survived in their season opener
Saturday, edging the 23rd-ranked USC
Trojans, 14-7.
The Seminoles, two-touchdown
favorites over USC in the first meeting
between the storied football schools,
finally put together a sustained scoring
drive early in the final quarter.
Thad Busby, erratic for much of the
game, completed 5-of-8 for 94 yards -
including a 46-yarder to E.G. Green -
to take Florida State on a 97-yard
march for the only score of the second
half.
Florida State didn't seal the victory
until free safety Dexter Jackson tackled
Trojans receiver Billy Miller for no
gain after a short completion on fourth-
and-6 at the Seminoles 26 with 2:20
remaining.
There was even a scare for the
Seminoles after that. Florida State's
Laveranues Coles fumbled after pick-
ing up 24 yards to midfield on a
reverse, but teammate Melvin Pearsall
fell on the ball.
No.4 WASHINGTON 42, No.19 BYU
20
For Washington's Rashaan Shehee, it
was second verse, same as the first -
and the nation's -longest current win-
ning streak came to an end at Brigham
Young.

Shehee rambled for 171 yards and a
touchdown and caught a pass for anoth-
er as the No. 4 Huskies routed the 19th-
ranked Cougars 42-20 Saturday in the
opener for both teams. The senior tail-
back had two TDs in Washington's 29-
17 win over BYU a year ago in Seattle,
the last time the Cougars lost at home.
Brock Huard hit 18-of-23 passes for
285 yards and three scores as
Washington of the Pac-10 snapped
BYU's 12-game win streak.
Jerome Pathon caught seven passes
for 163 yards for the Huskies, who now
have beaten BYU three times in a row.
No. 8 COLORADO 31, No. 24
COLORADO ST. 21
Rashidi Barnes and Marcus
Washington grabbed momentum-turn-
ing interceptions early in the third quar-
ter, rallying No. 8 Colorado to 31-21
victory over No. 24 Colorado State on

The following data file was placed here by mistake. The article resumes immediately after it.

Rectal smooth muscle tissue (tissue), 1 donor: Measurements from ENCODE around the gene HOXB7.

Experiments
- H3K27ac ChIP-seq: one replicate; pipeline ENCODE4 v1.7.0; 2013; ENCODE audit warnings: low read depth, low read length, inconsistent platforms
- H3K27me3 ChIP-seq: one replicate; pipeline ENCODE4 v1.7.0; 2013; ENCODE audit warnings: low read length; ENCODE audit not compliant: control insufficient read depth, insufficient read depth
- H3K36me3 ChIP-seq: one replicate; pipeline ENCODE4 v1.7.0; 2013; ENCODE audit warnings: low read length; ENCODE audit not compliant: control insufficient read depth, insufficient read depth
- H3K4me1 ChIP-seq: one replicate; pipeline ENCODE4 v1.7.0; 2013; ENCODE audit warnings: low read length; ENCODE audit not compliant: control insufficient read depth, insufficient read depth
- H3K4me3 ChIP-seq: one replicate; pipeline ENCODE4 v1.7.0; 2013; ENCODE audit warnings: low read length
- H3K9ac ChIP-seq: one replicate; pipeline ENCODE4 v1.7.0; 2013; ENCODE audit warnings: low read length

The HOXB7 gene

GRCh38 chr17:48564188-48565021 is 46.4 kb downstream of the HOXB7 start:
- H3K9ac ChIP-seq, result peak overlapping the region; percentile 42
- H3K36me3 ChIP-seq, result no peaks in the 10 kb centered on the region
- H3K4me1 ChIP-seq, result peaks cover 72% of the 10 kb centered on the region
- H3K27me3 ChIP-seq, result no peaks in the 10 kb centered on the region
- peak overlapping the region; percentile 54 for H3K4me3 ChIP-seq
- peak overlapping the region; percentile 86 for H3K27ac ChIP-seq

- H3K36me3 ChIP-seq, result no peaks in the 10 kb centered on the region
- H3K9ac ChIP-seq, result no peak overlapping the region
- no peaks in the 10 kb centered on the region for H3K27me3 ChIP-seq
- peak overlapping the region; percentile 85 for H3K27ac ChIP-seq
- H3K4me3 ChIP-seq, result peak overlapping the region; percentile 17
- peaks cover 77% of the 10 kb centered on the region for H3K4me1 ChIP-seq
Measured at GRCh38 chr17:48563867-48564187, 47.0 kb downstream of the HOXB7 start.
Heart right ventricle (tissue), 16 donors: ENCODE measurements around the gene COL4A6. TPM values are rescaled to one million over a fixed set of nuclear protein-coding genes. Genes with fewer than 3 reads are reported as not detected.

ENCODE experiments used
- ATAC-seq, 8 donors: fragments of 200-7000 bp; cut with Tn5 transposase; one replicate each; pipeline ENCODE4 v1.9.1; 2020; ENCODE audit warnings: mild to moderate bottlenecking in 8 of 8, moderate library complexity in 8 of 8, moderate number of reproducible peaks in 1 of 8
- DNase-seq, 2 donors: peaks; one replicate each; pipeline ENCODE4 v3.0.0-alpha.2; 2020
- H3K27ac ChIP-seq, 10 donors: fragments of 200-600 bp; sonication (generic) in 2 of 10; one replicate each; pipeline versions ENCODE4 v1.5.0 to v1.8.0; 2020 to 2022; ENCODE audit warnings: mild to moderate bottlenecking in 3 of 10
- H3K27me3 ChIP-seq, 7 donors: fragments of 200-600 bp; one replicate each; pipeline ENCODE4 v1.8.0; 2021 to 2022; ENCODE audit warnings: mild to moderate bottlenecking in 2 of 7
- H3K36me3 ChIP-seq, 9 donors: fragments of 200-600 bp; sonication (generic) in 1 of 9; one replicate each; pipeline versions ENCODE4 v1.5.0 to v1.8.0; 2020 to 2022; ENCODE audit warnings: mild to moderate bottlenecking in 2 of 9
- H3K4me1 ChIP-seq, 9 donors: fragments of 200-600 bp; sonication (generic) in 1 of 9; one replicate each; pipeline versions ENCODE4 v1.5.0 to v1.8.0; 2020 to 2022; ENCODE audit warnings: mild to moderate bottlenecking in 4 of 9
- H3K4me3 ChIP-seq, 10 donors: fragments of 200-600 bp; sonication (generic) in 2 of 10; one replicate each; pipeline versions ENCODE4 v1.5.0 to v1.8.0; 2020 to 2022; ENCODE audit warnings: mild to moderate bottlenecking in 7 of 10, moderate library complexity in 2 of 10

Saturday.
Colorado (1-0) was trailing 14-7
when Barnes returned his theft 26 yards
for a tying touchdown with 13:58 left in
the period. Washington's interception
and 10-yard return two minutes later set
up the first of two touchdown passes
from John Hessler to Phil Savoy.
Hessler hit Savoy in the back of the
end zone on a 4-yard scoring pass with
8:38 to go in the quarter. After a
Colorado State punt, Hessler and Savoy
hooked up on a 43-yarder with 5:51
left, the third Colorado touchdown in a
span of 8:07.

Colorado, which has won the last
seven games in the series with its in-
state rival, went ahead 31-14 on Jeremy
Aldrich's 34-yard field goal midway
through the fourth quarter.
He'd been working with his new
team only a month, but Michael Bishop
did what every veteran quarterback
would like to do - he moved the
offense up and down the field.
"It wasn't easy when I first came in,
but I got comfortable with what the
coaches taught me," Bishop said
Saturday night after leading Kansas
State to a 47-7 rout of Northern Illinois.
The win moved the Wildcats up to one
spot to No. 20 in the poll.
"I'd probably give myself a B-minus.
There are a lot of things that I missed,
that I should have checked off. Overall
I thought I did a pretty good job."
The transfer from Blinn (Texas)
Junior College threw four touch-
down passes and ran for another,
gaining 98 yards rushing and passing
for 172 - all in the first half - as
the Wildcats built up a 42-7 halftime
lead.
"He did all right in the first half but
he made a lot of mistakes that will have
to be corrected," Kansas State coach
Bill Snyder said. "He's very athletic. It
will come with time."
Bishop's athleticism showed itself on
the Wildcats' first possession, when he
ran 43 yards for a touchdown on a quar-
terback draw.

A P PHOTO
Florida State's Peter Warrick beats USC defender Daylon McCutheron in the second half of the Seminoles' 14-7 victory over
the Trojans. For most of the game, however, the Seminoles two-touchdown favorites, struggled on offense.

Gators romp, Tennessee survives late-game comeback by UCLA

GAINESVILLE, Fla. (AP) - With
each of his seven touchdown passes in
the first half, Doug Johnson sent a sub-
tle message - the Fun 'N' Gun
offense of No. 2 Florida isn't dead yet.
A week after a dismal debut,
Johnson tied a school record with
seven touchdown passes in the first
half and the Gators scored their most
points in 84 years in an 82-6 victory
over Central Michigan.
It was just the kind of game Florida
needed heading into its Sept. 20 show-
down with No. 3 Tennessee, but coach